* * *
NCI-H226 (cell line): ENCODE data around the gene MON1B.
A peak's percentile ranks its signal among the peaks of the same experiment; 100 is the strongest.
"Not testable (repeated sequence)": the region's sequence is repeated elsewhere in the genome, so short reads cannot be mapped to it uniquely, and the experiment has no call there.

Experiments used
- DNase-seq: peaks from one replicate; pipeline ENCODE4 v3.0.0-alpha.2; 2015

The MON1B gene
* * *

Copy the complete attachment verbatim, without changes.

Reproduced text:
NCI-H226 (cell line): ENCODE data around the gene MON1B.
A peak's percentile ranks its signal among the peaks of the same experiment; 100 is the strongest.
"Not testable (repeated sequence)": the region's sequence is repeated elsewhere in the genome, so short reads cannot be mapped to it uniquely, and the experiment has no call there.

Experiments used
- DNase-seq: peaks from one replicate; pipeline ENCODE4 v3.0.0-alpha.2; 2015

The MON1B gene